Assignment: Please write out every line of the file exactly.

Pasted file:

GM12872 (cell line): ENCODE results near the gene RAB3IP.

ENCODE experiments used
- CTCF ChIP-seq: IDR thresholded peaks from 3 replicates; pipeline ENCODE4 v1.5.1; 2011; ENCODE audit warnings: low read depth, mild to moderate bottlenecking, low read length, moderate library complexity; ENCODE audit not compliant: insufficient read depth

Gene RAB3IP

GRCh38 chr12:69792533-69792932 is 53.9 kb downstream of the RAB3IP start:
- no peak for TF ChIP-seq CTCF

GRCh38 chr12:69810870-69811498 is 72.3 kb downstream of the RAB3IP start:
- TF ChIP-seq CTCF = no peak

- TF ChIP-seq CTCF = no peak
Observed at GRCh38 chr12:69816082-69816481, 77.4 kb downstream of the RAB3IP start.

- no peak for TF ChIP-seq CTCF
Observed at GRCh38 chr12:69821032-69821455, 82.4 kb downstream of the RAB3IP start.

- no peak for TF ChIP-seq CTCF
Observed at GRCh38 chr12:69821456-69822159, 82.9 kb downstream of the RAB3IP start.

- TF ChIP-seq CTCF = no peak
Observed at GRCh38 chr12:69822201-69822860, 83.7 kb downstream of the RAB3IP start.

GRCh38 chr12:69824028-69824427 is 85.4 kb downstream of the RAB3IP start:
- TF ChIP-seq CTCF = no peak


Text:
GM12872 (cell line): ENCODE results near the gene RAB3IP.

ENCODE experiments used
- CTCF ChIP-seq: IDR thresholded peaks from 3 replicates; pipeline ENCODE4 v1.5.1; 2011; ENCODE audit warnings: low read depth, mild to moderate bottlenecking, low read length, moderate library complexity; ENCODE audit not compliant: insufficient read depth

Gene RAB3IP

GRCh38 chr12:69792533-69792932 is 53.9 kb downstream of the RAB3IP start:
- no peak for TF ChIP-seq CTCF

GRCh38 chr12:69810870-69811498 is 72.3 kb downstream of the RAB3IP start:
- TF ChIP-seq CTCF = no peak

- TF ChIP-seq CTCF = no peak
Observed at GRCh38 chr12:69816082-69816481, 77.4 kb downstream of the RAB3IP start.

- no peak for TF ChIP-seq CTCF
Observed at GRCh38 chr12:69821032-69821455, 82.4 kb downstream of the RAB3IP start.

- no peak for TF ChIP-seq CTCF
Observed at GRCh38 chr12:69821456-69822159, 82.9 kb downstream of the RAB3IP start.

- TF ChIP-seq CTCF = no peak
Observed at GRCh38 chr12:69822201-69822860, 83.7 kb downstream of the RAB3IP start.

GRCh38 chr12:69824028-69824427 is 85.4 kb downstream of the RAB3IP start:
- TF ChIP-seq CTCF = no peak